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Class Notes May 2004: Volume 1, Number 2
   

The Life of a Rabbi
David Kornberg, ’89

   
     

After only a year at UCSD, David Kornberg, ’89, was unsure where his life would take him. He had entered the University as a pre-med but quickly pursued his growing interest in Judaic Studies. “It was some of the teachers at UCSD that made me realize that even though I had a background in Judaic studies, I still had a lot to learn,” Kornberg says.

Kornberg went about that learning with gusto. He spent his six years in Rabbinical School, studying in Los Angeles, Israel and New York. Then he returned to southern California in 1999 to become an associate rabbi for Carmel Valley’s Congregation Beth Am, made up of over 700 families.

Now the senior rabbi, Kornberg finds a large part of his days devoted to teaching people of all ages, from pre-schoolers to adults. He also provides counseling to members of his congregation, as well as leading Shabbat services and delivering sermons. “What I love most about being a rabbi is being able to connect with so many people in different ways,” Kornberg says.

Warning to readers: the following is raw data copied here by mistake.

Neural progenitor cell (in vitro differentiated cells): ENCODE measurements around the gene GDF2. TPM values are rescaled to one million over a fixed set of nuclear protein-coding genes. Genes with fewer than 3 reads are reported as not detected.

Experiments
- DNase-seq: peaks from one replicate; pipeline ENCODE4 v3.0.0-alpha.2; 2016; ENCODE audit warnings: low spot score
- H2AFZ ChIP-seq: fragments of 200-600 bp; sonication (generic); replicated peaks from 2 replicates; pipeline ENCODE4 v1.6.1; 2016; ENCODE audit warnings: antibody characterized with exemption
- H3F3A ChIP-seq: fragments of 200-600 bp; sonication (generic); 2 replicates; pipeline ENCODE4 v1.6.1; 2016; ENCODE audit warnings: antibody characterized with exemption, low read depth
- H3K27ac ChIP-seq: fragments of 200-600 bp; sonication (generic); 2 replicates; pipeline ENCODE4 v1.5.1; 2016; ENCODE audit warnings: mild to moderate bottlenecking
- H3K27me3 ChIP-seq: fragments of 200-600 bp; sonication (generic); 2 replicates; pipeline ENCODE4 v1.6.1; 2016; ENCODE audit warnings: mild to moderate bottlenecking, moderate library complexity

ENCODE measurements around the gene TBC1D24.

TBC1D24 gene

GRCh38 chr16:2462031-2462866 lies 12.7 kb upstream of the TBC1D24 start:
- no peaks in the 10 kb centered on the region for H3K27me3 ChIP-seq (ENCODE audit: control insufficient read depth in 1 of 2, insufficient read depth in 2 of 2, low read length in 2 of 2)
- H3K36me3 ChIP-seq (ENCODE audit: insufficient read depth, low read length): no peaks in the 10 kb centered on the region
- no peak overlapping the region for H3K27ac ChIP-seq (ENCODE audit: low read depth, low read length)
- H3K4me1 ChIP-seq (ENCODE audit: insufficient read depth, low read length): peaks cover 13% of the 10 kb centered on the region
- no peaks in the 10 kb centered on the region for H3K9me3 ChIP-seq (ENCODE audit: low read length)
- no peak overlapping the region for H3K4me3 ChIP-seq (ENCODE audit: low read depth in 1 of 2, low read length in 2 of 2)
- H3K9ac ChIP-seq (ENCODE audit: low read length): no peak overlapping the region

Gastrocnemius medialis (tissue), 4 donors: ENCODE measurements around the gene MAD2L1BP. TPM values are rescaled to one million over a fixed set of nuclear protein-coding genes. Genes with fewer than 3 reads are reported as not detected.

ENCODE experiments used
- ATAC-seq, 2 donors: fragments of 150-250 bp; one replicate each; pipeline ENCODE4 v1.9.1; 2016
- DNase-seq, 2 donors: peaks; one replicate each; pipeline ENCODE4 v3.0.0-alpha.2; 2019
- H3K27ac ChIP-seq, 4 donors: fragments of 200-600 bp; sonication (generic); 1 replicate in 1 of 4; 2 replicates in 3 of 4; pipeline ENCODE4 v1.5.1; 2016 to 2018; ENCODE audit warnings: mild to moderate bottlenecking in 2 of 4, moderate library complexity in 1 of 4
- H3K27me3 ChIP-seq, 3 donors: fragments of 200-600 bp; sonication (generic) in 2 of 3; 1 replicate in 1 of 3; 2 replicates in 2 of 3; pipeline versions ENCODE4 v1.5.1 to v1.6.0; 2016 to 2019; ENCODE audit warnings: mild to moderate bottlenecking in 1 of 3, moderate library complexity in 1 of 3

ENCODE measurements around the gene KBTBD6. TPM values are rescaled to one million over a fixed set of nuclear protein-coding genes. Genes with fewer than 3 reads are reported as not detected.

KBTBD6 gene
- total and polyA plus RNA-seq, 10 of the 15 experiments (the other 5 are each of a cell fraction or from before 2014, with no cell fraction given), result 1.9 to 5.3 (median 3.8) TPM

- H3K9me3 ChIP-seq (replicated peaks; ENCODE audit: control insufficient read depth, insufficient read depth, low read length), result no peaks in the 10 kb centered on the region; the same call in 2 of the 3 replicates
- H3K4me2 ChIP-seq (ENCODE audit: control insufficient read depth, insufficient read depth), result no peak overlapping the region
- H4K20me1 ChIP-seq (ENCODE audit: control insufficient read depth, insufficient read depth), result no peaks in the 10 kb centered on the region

Since his arrival, he has also instituted two new programs designed to guide people through the critical times of marriage and death. Congregation Beth Am’s Hevra Kaddisha program trains a group of people to properly prepare a body according to Jewish tradition in a process called Tahara. Another program teaches couples, engaged to be married, about communication and making a marriage work. “Judaism has a lot to offer people during major moments of their lives,” Kornberg says.

According to Kornberg, the biggest issue that communities continually deal with is how to bring two rich cultures— Jewish and American—together. “We are constantly keeping dialogue open,” Kornberg says, “and bringing both cultures together in a way they can be harmonized as opposed to being in opposition.”

— Marnette Federis, ’06

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"It was some of the teachers at UCSD that made me realize that even though I had a background in Judaic studies, I still had a lot to learn."